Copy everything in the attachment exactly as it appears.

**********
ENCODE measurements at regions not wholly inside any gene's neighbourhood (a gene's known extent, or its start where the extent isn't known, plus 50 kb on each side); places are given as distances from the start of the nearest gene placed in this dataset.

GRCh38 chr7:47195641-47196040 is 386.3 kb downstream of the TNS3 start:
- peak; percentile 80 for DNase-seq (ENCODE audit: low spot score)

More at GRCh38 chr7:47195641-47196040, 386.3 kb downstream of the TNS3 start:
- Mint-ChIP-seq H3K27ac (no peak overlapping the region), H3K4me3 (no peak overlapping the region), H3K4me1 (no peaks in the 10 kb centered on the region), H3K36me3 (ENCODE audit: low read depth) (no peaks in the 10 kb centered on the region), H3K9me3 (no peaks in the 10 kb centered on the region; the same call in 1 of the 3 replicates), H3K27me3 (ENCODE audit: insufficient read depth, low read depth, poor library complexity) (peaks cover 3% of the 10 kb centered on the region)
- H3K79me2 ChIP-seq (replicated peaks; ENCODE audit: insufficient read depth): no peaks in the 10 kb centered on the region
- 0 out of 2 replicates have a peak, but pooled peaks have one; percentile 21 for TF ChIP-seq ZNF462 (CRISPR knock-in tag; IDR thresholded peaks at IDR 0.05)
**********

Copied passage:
ENCODE measurements at regions not wholly inside any gene's neighbourhood (a gene's known extent, or its start where the extent isn't known, plus 50 kb on each side); places are given as distances from the start of the nearest gene placed in this dataset.

GRCh38 chr7:47195641-47196040 is 386.3 kb downstream of the TNS3 start:
- peak; percentile 80 for DNase-seq (ENCODE audit: low spot score)

More at GRCh38 chr7:47195641-47196040, 386.3 kb downstream of the TNS3 start:
- Mint-ChIP-seq H3K27ac (no peak overlapping the region), H3K4me3 (no peak overlapping the region), H3K4me1 (no peaks in the 10 kb centered on the region), H3K36me3 (ENCODE audit: low read depth) (no peaks in the 10 kb centered on the region), H3K9me3 (no peaks in the 10 kb centered on the region; the same call in 1 of the 3 replicates), H3K27me3 (ENCODE audit: insufficient read depth, low read depth, poor library complexity) (peaks cover 3% of the 10 kb centered on the region)
- H3K79me2 ChIP-seq (replicated peaks; ENCODE audit: insufficient read depth): no peaks in the 10 kb centered on the region
- 0 out of 2 replicates have a peak, but pooled peaks have one; percentile 21 for TF ChIP-seq ZNF462 (CRISPR knock-in tag; IDR thresholded peaks at IDR 0.05)